05/29/2014 12:57 pm ET Updated Jul 29, 2014

A Mom's Life: Finding Balance

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Have you ever seen a man in a Porsche pull up next to another man in a Mercedes and watched them size each other up, deciding who's better? Then the light changes and they go on their way, each one thinking their car is better. The car is a metaphor for the men's feelings of success and self-worth.

Women don't do the car thing, but they still have the need to prove their self-worth and success to others. Often it's through the work that they do. Their job makes them feel that they're taken seriously, and they're rewarded by both money and praise. But what happens to these women if they leave the workforce to have children? Do their feelings of success stay with them?

Sometimes, stay-at-home moms feel competitive for respect with their counterparts who stayed in the workforce. The job of full-time mother is difficult. There aren't any commendations for potty-training your child before they're 2, teaching your son how to tie his shoes or reminding your daughter not to bathe the hamster in the toilet. Everyone needs to hear they're successful at something, and Moms are no different. Moms yearn for someone to tell them they're a good mother, other than their husbands, who want to have sex with them, or their friends, who really just want to hear the same thing back.

So, how do these stay-at-home moms gain that feeling of success that they once had? Over the last few years, many stay-at home moms I've come in contact with seem to believe that feeling successful as a good mother is directly related to their lack of free time. I've heard women complain about how many hours a day they're driving their kids from activity to activity, how they never have time to shower or get everything done. It's as if the more miserable they are, the more significant they are. And strangely enough, it comes off as bragging.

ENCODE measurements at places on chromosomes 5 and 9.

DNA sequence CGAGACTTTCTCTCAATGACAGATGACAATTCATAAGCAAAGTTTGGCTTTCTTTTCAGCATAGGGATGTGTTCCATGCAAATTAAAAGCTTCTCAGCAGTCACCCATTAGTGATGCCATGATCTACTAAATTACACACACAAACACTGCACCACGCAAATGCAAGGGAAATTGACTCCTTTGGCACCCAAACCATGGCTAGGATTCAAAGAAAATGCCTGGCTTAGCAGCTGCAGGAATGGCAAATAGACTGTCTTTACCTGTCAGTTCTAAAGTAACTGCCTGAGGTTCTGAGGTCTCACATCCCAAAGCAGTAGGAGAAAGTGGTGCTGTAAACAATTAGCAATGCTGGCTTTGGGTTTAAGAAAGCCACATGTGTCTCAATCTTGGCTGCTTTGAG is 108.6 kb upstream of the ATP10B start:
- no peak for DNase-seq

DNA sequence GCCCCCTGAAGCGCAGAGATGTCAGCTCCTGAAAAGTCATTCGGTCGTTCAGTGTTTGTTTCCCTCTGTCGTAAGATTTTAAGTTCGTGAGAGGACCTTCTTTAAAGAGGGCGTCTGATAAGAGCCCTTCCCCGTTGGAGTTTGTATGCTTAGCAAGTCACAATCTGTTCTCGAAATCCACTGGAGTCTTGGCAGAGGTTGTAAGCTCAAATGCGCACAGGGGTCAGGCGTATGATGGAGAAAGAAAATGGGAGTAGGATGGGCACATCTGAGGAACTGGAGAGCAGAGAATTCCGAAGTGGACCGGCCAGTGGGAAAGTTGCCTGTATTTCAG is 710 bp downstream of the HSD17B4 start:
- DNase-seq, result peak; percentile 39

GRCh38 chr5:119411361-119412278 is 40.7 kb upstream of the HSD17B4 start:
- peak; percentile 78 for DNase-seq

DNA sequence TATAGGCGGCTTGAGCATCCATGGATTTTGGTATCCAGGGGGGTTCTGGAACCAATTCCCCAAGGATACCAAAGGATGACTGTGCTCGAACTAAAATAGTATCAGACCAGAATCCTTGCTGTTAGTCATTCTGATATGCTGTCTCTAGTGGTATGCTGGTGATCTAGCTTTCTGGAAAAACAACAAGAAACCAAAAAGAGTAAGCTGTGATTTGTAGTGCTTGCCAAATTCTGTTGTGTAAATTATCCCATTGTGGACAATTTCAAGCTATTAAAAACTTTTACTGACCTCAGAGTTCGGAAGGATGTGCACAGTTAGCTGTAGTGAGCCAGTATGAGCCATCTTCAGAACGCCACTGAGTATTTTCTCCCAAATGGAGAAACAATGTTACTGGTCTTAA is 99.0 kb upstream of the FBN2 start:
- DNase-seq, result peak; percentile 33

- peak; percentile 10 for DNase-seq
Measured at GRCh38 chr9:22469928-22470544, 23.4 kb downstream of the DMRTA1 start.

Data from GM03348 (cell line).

I'm not saying that you shouldn't do anything for your kids, but there should be a balance between your needs and theirs. When I was growing up, mothers would never have spent their entire weekend sitting on the sidelines of our games or dance recitals. Our mothers allowed us much fewer activities. We joined things at school, maybe a sports team, but there weren't practices that took place four or five times a week with two games on the weekends. Our mothers had no problem saying no to us when we wanted to add another sport or activity. Does that mean we had uninterested mothers? No, it meant that our mothers had more balance in their lives than we do.

Allowing your child to take over your life by agreeing to everything they ask of you doesn't help your child even if it makes you feel like a better mother. When we were kids, we had time to sit around and do nothing, or just play with the other kids on the block. We were able to find ways to be creative and use our imaginations, without our mothers taking us to 25 different places. Our mothers weren't selfish, they were women who took care of our important needs, then taught us how to be independent and take care of ourselves.

As women and mothers, we deserve to have our lives back and to not fall into the trap of competing with other women for validation. Our mothers raised us to be successful adults, and now we are mothers raising other successful adults. That is our legacy.